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Daily Bridge in New Zealand

Keeping Options Open.

While there are times when playing or defending a hand that you have to go down one path for success, that is not always the case. Let’s look at the following defensive situation:

Bridge in NZ.pngnz map.jpg

South Deals
E-W Vul
K 7 3
10 7 4 3
K 7 4 3
5 4
   
N
W   E
S
 
A Q 8 4
9
Q 10 6 2
Q 10 9 3
West North East South
  dummy you  
      1 
Pass 3  Pass 4 
All pass      

 

Your partner has led Spade-small10 against some routine opposition bidding. It’s Teams and you would like to beat the contract. 1Heart-small promised at least 5 hearts with 3Club-small showing 4 hearts and 6-9 hcp. South needed no more encouragement to bid to game. Your partner leads Spade-small10 to the 3, your Spade-smallQ and declarer’s Spade-small2. What to do at trick 2?

This might depend on how one interprets your partner’s opening lead. There is the possibility that it is the top of a doubleton. In that case, you could play a second top spade with the ruff making three tricks and a trick from the minor suits hopefully beating the contract. All possible but not necessarily the lay-out.

The lead could easily be from 109x  or even 109xx. What you do know is that declarer holds the jack and if you are wrong about the doubleton, then you are setting up a trick for declarer maybe not to your advantage.

Your partner is marked with two or three trumps. If one of those is the ace or the king and the lead was a doubleton, then they could win the lead and play a second spade: they know from trick 1 that you hold the Spade-smallA.

At the table, East laid down the SSpade-smallA and saw the jack from declarer and Spade-small4 from West. They anticipated that South was false-carding and tried to give West a ruff….a disaster for the defence as these were the four hands:

South Deals
E-W Vul
K 7 3
10 7 4 3
K 7 4 3
5 4
10 9 6 5
Q J 5
A 9 8 5
J 7
 
N
W   E
S
 
A Q 8 4
9
Q 10 6 2
Q 10 9 3
 
J 2
A K 8 6 2
J
A K 8 6 2
West North East South
      1 
Pass 3  Pass 4 
All pass      

 

South’s diamond disappeared on the third round of spades with the contract making comfortably for the loss of three major suit tricks.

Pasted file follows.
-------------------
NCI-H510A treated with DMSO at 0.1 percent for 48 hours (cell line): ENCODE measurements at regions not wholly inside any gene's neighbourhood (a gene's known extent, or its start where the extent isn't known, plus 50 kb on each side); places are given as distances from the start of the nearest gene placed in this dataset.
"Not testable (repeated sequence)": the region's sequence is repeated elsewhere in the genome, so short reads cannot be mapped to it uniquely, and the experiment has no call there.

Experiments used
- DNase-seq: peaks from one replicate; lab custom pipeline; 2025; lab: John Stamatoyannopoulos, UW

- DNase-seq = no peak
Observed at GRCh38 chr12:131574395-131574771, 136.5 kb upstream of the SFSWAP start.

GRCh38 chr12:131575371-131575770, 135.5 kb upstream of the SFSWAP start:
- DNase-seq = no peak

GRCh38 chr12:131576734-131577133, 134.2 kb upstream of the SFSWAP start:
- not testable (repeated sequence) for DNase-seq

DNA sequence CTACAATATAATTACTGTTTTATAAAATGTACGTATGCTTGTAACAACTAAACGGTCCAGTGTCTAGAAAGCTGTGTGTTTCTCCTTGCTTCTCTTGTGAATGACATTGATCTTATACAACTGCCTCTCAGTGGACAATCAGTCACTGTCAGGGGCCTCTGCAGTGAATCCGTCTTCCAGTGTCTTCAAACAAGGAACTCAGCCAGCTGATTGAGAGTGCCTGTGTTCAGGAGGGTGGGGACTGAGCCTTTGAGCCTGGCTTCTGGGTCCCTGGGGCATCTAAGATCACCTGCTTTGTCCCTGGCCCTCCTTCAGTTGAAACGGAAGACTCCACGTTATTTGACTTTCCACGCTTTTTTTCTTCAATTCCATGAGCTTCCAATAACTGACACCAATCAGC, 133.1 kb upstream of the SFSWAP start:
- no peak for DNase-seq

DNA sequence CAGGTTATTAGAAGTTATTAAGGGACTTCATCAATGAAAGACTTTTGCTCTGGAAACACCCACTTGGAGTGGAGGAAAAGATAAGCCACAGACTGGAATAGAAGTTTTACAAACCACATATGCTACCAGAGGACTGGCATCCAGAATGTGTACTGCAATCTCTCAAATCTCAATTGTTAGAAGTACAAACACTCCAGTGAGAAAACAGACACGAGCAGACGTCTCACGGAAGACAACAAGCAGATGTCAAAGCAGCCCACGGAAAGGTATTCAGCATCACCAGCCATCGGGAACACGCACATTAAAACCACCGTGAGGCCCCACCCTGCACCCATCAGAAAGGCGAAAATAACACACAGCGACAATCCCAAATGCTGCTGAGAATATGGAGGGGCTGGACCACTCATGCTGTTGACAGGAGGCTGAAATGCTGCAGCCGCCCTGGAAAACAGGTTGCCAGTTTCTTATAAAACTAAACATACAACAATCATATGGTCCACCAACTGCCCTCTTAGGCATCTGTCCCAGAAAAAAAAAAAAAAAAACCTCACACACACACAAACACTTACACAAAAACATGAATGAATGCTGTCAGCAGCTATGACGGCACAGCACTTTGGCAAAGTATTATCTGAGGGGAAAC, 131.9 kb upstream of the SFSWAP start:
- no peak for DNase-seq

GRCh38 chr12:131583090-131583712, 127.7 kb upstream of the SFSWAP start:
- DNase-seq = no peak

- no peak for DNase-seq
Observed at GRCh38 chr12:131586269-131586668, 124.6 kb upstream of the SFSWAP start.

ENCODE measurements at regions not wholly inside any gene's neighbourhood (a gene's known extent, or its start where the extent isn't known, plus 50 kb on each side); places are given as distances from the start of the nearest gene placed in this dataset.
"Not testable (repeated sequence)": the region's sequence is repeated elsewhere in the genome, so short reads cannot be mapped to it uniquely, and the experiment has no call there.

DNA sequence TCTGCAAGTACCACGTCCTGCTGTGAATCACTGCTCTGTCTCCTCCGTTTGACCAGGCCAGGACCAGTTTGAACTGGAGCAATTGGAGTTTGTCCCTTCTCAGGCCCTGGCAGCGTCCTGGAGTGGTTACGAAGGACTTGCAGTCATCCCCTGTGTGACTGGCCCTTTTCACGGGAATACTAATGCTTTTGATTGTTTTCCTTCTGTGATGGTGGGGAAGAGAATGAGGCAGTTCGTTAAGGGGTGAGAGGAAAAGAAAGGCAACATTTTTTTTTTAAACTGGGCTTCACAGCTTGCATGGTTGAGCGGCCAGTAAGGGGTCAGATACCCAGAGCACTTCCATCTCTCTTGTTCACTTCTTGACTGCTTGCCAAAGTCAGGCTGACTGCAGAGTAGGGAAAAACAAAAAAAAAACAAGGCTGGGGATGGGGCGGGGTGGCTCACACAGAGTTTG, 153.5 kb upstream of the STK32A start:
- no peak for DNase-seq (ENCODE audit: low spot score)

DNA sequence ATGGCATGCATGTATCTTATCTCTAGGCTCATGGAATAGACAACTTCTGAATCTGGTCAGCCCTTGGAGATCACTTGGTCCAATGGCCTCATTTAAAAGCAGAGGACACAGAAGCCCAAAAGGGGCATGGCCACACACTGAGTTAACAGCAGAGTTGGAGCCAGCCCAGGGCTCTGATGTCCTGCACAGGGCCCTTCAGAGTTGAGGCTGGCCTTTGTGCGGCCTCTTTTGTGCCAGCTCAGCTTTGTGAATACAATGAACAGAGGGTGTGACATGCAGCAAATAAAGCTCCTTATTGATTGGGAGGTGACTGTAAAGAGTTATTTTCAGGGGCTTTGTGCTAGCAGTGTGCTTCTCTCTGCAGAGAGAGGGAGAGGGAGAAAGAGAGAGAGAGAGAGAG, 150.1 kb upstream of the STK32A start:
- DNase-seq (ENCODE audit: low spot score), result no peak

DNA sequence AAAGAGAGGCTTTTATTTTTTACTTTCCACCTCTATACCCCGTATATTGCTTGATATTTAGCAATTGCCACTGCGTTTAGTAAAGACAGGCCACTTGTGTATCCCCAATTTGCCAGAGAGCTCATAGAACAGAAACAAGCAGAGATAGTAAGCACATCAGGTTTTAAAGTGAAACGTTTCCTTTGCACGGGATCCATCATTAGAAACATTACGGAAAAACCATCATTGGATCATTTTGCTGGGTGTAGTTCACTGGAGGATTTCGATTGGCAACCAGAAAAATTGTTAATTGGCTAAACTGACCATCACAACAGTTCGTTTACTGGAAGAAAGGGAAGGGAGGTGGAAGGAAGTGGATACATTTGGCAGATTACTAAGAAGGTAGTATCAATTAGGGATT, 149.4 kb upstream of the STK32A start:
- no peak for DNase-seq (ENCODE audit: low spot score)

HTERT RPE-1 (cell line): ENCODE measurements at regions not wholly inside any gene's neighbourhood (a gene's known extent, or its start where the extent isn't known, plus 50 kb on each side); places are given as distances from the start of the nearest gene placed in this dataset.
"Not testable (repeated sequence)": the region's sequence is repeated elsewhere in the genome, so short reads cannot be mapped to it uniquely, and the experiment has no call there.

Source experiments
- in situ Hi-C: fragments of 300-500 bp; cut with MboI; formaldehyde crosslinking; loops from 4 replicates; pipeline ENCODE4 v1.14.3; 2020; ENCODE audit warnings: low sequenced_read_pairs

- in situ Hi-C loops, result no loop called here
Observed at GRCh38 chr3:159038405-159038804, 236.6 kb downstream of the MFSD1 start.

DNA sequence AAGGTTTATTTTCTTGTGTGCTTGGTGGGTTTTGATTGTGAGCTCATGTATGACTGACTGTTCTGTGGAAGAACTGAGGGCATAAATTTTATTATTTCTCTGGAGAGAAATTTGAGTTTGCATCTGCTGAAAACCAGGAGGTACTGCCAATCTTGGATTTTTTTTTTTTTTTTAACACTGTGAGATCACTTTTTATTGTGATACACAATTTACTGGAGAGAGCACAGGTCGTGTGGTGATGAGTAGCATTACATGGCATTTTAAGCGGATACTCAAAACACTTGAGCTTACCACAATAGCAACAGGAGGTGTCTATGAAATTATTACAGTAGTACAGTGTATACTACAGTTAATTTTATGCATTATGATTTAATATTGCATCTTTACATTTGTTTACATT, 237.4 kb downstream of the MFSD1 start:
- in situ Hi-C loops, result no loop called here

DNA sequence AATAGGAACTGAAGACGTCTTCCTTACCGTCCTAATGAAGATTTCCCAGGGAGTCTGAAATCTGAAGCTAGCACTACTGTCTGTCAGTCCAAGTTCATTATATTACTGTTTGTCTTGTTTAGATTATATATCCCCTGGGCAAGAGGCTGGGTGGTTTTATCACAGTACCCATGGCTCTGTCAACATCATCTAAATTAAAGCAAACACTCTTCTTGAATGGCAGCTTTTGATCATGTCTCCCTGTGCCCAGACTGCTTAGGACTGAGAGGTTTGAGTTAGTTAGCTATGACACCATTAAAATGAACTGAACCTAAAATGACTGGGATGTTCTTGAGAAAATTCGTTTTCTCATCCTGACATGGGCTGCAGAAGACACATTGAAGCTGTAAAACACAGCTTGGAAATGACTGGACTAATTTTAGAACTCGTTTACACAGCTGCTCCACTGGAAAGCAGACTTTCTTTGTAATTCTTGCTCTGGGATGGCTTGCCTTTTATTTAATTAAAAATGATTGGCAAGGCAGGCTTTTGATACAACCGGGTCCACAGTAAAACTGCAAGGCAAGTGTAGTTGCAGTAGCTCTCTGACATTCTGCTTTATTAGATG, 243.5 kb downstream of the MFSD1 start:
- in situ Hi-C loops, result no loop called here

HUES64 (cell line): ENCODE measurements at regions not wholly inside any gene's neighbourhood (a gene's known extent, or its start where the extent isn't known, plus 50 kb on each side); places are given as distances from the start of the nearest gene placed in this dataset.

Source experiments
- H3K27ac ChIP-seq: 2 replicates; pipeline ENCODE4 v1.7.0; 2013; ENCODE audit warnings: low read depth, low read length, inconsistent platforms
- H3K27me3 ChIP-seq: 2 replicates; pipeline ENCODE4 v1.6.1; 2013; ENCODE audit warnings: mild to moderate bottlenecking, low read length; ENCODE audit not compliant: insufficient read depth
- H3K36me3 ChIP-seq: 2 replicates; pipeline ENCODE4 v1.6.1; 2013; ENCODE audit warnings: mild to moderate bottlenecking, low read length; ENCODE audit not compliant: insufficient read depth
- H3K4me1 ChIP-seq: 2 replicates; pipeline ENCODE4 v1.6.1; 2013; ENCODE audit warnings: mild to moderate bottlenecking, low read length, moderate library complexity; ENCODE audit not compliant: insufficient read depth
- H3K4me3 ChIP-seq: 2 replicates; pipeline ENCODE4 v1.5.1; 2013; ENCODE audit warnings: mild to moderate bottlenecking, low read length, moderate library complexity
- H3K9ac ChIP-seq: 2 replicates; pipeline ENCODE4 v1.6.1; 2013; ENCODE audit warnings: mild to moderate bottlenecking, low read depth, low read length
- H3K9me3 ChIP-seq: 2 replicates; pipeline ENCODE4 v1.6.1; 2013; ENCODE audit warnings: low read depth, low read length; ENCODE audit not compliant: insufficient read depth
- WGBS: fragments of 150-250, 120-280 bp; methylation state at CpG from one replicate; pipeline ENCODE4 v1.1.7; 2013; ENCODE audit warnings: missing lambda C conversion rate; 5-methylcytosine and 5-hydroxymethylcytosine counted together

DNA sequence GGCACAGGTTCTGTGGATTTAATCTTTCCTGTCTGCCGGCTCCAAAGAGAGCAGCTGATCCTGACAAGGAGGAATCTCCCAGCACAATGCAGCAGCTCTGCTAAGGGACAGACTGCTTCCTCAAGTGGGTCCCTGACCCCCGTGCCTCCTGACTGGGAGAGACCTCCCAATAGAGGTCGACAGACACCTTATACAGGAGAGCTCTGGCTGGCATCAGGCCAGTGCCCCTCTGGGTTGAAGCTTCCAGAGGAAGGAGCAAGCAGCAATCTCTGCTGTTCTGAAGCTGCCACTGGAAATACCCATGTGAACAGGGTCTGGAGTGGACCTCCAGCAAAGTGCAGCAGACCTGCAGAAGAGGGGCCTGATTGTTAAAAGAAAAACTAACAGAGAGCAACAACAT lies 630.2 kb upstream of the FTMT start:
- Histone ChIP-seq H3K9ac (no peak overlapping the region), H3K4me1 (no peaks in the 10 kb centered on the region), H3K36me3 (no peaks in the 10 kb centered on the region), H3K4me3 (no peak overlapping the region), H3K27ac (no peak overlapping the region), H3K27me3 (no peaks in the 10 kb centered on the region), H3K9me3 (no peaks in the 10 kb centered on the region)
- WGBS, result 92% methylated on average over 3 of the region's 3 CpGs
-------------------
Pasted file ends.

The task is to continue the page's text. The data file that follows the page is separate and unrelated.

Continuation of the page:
The problem with cashing Spade-smallA is that it gave East an immediate difficult problem. Let’s say they believed the Spade-smallJ as a true card.  What would South discard on the third round of spades? They had to guess and it was not obvious which switch to make.

There was also no right card for West to play on the second spade to stop a third round of the suit. Spade-small9 may indicate a three card suit which meant there would be no discard…so a third round of spades would be safe. Therefore, Spade-small4 indicated a four..or two- card suit: but which?

The winning and safest defence was to switch after trick 1, with the club being the most obvious switch to make. South wins and before the defence can get some idea of West’s shape, they might try Diamond-smallJ. However, West knows enough already to rise and play a second spade. West, too, knows where the Spade-smallJ is as well as the Spade-smallA, from partner’s Spade-smallQ at trick 1. That’s two spade tricks to go with Diamond-smallA and a certain trump trick: a very stress-free defence.

East could not know from where the defence’s other two tricks were coming. Declarer may hold Club-smallAx and Spade-smallJx making a club switch essential. East put themselves into a corner by cashing the second spade and then did not make the right play at trick 3. Keep those options open. Your first instinct may not be the right one.

A Not-so Fun Hand

Bridge, bidding can be fun and at times is less so. How do you view the developments on this board? You are playing Pairs…and the vulnerability excites you no more than does your hand. Are you going off to make the coffee…and take your hand with you as it will be no use to your partner..or is the auction not yet over?

     
West Deals
Both Vul
 
N
W   E
S
   
 
10 7 5 2
K 8 7 4
J 9 5 4 3
West North East South
1  2  Pass Pass
Dbl Pass Pass ?

 

Richard Solomon

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